|Birthplace:||Providence, Providence, Rhode Island, United States|
|Death:||Died in The Alamo, Republic of Texas|
|Cause of death:||Died defending the Alamo|
|Place of Burial:||San Antonio, Bexar County, Texas, United States|
|Occupation:||Died at Alamo|
Matching family tree profiles for Captain Albert Martin (Immortal 32 Gonzales Ranger)
About Captain Albert Martin (Immortal 32 Gonzales Ranger)
Albert Martin, 28, born 6 Jan 1808 in Rhode Island, a resident of Gonzales and storeowner. He was the son of Joseph S. and Abbey B. Martin. He came to the DeWitt Colony in 1835 from Tennessee via New Orleans after his parents and older brothers, one of whom has been suggested to be Gonzales merchant and mill owner, Joseph M. Martin. He and his father are referred to in a letter of 18 Sep 1835 from Edward Gritten in San Antonio to political chief of the Brazos Wyley Martin concerning the "action between the Steamboat and the Mexican Schooner here on the 16th." Capt. Albert Martin was a leader in the confrontation in Gonzales over the Gonzales cannon in Sep 1835 and participated in the Battle of Bexar. Due to a minor injury, he was in Gonzales in Dec 1835 and returned to the Alamo sometime after that. On 23 Feb 1836, he served as emissary from the Alamo to meet with Mexican Gen. Almonte who rejected the suggestion that he meet Col. Travis in the Alamo for negotiations. On 24 Feb 1836, Col. Martin was the courier who carried Travis’ appeal to Texans and the world for aid and delivered it to Launcelot Smither. He joined the Gonzales relief force to the Alamo. His glowing, but erroneous in some details of the event and in some spellings, obituary of July 1836 in the "Manufacturers and Farmers Journal" and the New Orleans True American suggests that New Orleans claimed him as a more than passing resident:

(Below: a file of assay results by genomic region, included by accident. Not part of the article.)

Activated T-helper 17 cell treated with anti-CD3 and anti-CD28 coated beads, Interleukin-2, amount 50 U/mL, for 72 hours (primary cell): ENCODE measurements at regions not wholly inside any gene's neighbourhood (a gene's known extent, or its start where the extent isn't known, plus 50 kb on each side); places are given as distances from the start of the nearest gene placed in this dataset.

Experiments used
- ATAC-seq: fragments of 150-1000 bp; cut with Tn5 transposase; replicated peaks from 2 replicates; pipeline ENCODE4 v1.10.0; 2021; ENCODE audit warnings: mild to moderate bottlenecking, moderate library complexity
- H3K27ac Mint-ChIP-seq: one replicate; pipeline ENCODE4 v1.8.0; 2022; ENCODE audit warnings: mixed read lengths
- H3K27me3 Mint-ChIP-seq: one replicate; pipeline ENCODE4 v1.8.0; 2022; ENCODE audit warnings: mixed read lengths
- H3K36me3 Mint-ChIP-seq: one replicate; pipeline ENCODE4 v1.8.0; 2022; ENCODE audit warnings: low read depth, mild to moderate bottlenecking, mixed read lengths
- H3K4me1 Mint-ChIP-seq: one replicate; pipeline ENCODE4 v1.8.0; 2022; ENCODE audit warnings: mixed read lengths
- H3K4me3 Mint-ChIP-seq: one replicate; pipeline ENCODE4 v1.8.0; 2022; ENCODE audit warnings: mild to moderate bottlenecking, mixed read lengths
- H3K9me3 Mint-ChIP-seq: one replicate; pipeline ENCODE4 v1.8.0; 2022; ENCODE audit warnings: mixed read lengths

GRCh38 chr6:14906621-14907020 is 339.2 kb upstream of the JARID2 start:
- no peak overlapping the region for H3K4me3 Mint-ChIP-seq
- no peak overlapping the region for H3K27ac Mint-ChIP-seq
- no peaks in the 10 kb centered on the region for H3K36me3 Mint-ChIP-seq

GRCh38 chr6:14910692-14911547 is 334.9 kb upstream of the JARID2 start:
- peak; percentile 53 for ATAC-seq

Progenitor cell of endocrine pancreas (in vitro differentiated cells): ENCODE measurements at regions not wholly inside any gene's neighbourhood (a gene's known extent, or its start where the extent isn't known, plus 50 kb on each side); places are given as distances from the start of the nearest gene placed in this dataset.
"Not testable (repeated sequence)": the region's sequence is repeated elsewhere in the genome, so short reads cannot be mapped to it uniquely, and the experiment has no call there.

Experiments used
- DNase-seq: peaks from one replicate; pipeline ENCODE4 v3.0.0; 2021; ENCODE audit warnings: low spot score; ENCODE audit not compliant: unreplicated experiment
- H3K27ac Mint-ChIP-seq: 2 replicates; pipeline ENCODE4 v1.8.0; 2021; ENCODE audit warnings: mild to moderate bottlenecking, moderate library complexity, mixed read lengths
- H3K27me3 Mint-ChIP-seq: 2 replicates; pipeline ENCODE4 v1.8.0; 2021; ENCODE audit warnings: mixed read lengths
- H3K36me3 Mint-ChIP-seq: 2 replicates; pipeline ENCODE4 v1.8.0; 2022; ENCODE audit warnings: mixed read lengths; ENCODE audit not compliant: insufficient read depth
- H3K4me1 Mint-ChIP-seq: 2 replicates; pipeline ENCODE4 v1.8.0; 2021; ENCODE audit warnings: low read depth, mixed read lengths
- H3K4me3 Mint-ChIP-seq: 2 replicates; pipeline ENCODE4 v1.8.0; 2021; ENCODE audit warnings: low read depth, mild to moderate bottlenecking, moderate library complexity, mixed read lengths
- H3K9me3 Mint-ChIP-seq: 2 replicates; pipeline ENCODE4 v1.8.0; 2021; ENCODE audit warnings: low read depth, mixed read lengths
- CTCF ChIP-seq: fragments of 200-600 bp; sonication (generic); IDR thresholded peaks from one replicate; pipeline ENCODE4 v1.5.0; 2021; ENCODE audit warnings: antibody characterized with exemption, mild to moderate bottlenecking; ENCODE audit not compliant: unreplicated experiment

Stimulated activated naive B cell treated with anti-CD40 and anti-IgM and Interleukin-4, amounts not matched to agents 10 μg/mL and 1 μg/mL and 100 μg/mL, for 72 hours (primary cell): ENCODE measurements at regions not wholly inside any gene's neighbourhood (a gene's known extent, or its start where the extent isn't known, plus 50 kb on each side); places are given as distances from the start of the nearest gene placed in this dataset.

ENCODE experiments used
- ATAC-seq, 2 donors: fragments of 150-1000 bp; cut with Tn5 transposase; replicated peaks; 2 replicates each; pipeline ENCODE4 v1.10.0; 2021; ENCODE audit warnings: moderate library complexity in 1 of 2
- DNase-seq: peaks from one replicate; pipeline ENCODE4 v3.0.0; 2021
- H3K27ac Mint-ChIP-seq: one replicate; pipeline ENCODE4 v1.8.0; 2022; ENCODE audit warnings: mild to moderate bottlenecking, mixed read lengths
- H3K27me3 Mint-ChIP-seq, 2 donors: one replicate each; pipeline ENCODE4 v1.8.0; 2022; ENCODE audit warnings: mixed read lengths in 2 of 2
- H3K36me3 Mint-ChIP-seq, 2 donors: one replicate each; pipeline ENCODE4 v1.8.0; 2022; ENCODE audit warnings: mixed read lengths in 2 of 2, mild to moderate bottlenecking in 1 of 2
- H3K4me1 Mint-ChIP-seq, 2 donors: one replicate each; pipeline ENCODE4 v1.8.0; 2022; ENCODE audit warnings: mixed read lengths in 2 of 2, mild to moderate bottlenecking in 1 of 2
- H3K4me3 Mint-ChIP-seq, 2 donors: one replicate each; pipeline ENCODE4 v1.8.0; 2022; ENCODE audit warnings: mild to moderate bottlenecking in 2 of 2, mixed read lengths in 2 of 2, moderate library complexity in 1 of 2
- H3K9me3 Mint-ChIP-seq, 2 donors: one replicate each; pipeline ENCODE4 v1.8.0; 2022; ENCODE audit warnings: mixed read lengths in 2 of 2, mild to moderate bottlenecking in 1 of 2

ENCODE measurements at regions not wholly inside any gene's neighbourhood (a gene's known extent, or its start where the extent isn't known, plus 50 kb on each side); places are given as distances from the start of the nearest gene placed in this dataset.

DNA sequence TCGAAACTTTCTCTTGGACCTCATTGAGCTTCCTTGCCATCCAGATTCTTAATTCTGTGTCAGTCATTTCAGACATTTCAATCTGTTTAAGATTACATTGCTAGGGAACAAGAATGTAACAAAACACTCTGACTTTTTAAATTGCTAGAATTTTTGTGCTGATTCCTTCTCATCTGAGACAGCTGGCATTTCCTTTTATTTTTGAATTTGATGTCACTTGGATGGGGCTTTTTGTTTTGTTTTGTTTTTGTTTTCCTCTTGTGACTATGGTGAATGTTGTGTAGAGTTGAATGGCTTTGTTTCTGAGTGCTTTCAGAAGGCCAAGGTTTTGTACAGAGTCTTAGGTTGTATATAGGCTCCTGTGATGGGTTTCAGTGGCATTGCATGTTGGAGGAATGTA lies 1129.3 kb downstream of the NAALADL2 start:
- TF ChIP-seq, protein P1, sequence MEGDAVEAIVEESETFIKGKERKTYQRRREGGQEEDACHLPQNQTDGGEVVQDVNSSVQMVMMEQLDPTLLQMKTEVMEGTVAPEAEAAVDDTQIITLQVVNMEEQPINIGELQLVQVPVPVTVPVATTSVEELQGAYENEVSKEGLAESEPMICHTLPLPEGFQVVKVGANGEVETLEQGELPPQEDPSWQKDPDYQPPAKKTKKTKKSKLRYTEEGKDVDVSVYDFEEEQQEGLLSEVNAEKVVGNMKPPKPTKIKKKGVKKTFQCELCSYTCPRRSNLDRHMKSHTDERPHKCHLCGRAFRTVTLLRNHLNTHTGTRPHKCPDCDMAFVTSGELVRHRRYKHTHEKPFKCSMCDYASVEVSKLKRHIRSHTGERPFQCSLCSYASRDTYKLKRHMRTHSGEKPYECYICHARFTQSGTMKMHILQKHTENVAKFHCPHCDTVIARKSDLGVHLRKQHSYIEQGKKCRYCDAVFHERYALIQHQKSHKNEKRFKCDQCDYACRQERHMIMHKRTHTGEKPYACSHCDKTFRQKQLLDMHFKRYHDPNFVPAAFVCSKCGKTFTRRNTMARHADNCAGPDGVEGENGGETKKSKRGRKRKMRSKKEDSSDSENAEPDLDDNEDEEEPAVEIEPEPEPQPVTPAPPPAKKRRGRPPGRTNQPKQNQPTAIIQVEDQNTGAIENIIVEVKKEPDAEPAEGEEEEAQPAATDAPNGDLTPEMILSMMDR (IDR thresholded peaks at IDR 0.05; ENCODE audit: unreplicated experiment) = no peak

"Among those who fell at the storming of San Antonio was Albert Martin, a native of Providence, Rhode Island and recently a citizen of this city of the firm of Martin, Coffin & Co. aged 29. Mr. Martin had a large establishment in Gonzales, about 150 miles from San Antonio where for the last year or two he had been carrying on an extensive business. He had left the fortress and returned to his residence, where he was apprized of the perilous situation in which his late comrades were placed. His determination was instantly taken. In reply to the passionate entreaties of his father, who besought him not to rush into certain destruction, he said 'This is no time for such considerations. I have passed my word to Colonel Travers, that I would return, nor can I forfeit a pledge thus given.' In pursuance of this high resolve he raised a company of sixty-two men and started on his way back. During the route, the company, apprized of the desperate situation of affairs, became diminished by desertion, to thirty-two. With this gallant band he gained the fort and the reinforcement, small as it was, revived the drooping spirits of the garrison ....Thus died Albert Martin, a not unapt illustration of New England heroism. He has left a family, and perhaps a Nation to lament his loss, and he had bequeathed to that family an example of heroic and high-minded chivalry which can never be forgotten and which is worthy of the best days of Sparta or of Rome."
In the Old North Burial Ground of Providence, Rhode Island there is a memorial that dates from 1858 or earlier that states "Albert Martin Fell at the Alamo, Texas, In Defense of his country March 6th, 1836, Aged 28 yrs & 2 mo's."